Synthetic ruby glows very strongly red when bathed in blue LED light or long wave UV, in fact you may take this as the maximum fluorescence response for ruby. Natural ruby has a variable response, from strong to weak red fluorescence depending on the amount of iron present, which has a quenching effect. Burmese (Mogok) rubies in general glow more strongly than those from Thailand, and with some rubies from East Africa the response is dim. Hence comparing the fluorescence of a ruby of unknown origin with that of a synthetic ruby can give an indication of origin.
Ruby is noticeably dichroic (use a dichroscope) showing the more desired crimson (often with a purplish tint) when viewed down the optic axis (pure o-ray) where as when viewed at right angles (across the prism) you get a combination of the red o-ray and the yellowish red, or orange of the e-ray. A properly cut valuable natural ruby will preferably have the table facet cut perpendicular to the optic axis and thus show no dichroism in this direction, only the desired crimson color being present. On the other hand, synthetic rubies are rarely orientated to get the best color and often show dichroism through the table facet which is a give away, or show more yellowish than purplish tints of red. Optical orientation for cutting synthetic ruby seems to be random.
Synthetic rubies are usually free of visible flaws or inclusions and are more perfect than natural stones. A flawless ruby of 5 or more carats is sure to be synthetic unless you move in high society. Internal features are examined by means of a loupe and binocular microscope, often with the loose gem immersed in a liquid of high refractive index. Distinctive features observed in flame fusion synthetics, which are most frequently encountered, may include curved structure lines and very tiny gas bubbles, but often they are clean to loupe examination.
In natural stones color zoning if present is straight and parallel to the prism of the original crystal. They often contain tiny inclusions of other minerals such as rutile needles or "silk", zircon, spinel, mica etc., and have veils of tiny fluid inclusions, which are not found in flame fusion or melt grown synthetic rubies. Heat treated rubies are common in the market. They can have incipient cracks, and surface fissures filled with lead glass (fracture filled) to improve color and clarity, but they sell at discounted prices.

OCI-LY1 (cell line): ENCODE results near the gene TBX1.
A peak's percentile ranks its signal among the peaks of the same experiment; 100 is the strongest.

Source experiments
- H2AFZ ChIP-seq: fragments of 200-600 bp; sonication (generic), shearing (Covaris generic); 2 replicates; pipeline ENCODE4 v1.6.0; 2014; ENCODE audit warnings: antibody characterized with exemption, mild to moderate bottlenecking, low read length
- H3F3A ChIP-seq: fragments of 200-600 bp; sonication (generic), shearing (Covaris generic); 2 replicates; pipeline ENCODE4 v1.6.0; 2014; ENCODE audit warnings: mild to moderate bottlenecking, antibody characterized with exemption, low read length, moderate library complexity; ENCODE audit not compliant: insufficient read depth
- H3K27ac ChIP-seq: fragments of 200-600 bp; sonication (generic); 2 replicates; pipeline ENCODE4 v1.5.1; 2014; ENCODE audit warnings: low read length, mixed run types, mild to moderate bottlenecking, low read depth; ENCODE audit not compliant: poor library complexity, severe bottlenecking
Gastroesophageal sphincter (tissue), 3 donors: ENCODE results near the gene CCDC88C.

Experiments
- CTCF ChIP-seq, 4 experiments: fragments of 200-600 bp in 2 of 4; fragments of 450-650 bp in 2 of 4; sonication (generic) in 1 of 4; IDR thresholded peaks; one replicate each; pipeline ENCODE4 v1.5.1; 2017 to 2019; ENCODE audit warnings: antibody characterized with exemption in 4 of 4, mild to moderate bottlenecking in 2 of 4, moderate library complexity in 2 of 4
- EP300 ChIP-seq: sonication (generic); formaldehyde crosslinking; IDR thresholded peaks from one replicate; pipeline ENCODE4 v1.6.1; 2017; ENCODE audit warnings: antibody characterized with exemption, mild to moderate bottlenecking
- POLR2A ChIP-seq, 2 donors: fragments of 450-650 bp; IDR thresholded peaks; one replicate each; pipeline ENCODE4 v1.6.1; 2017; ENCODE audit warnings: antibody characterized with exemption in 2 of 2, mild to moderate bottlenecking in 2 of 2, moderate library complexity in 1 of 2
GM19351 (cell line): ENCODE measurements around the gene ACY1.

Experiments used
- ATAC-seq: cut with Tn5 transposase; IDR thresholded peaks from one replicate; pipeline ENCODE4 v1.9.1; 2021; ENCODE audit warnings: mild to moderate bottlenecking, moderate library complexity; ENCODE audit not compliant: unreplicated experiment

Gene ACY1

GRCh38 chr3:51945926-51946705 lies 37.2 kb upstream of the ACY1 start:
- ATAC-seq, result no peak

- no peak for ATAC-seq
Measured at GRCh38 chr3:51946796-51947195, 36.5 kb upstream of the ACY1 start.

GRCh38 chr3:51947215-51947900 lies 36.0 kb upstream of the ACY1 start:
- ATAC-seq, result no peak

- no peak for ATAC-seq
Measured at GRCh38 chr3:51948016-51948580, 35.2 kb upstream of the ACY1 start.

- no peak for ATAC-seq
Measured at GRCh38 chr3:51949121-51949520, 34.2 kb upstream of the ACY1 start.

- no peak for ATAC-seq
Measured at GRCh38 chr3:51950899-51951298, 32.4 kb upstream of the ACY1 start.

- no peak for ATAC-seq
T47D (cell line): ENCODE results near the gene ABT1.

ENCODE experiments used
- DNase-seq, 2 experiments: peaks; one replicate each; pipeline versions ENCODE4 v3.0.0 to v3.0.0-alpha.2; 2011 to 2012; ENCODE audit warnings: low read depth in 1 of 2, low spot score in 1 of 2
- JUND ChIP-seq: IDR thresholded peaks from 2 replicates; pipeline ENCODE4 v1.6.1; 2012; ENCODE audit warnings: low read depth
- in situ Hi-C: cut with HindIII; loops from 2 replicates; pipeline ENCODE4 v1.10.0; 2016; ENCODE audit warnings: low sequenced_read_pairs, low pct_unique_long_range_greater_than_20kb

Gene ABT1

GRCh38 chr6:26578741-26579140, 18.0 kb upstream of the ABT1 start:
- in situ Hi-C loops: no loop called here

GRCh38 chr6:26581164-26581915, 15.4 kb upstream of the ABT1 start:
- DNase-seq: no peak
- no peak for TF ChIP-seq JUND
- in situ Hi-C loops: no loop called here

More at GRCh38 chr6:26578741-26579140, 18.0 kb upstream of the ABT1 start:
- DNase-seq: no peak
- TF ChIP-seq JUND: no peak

Some flux grown rubies are more deceptive because they can have veils of tiny flux filled inclusions. These can be identified as a flux glass, rather than water, by their high refractive index and definition.
Hydrothermally grown rubies are even more deceptive but fortunately there not many around, they being a rare collector’s item. They can have similar inclusions as natural ruby and may contain veils of two phase inclusions (water plus a gas bubble), the liquid having very low refractive index compared to the host ruby. Color zoning may be straight as in natural ruby, and parallel to the plane of the seed plate.
In conclusion, when buying a ruby that costs a significant amount from a jeweler or dealer always get with it a Certificate of Authenticity saying it is a natural stone, as determined by specified testing done by a GIA or FGA qualified gemologist. There are several Internet dealers that specialize in selling synthetic gemstones and give the method of synthesis. Thus the gem collector and gemologist can for minor cost study the various types of synthetic ruby, and with the knowledge acquired can more reliably identify the natural counterpart when encountered.
(1) "Gem Testing" by B.W.Anderson, 1971, Butterworth, London
(2) "Gems" by Robert Webster, 1962, Vol 1. Butterworth, London
(3) "Identifying man-made gems" by Michael O’Donoghue, 1983, NAG Press Ltd, London
Some Internet dealers that sell natural rubies are:
www.gemstones.world-market-online.com/Gemstones/Ruby (also synthetic)
Some Internet dealers that sell synthetic rubies are: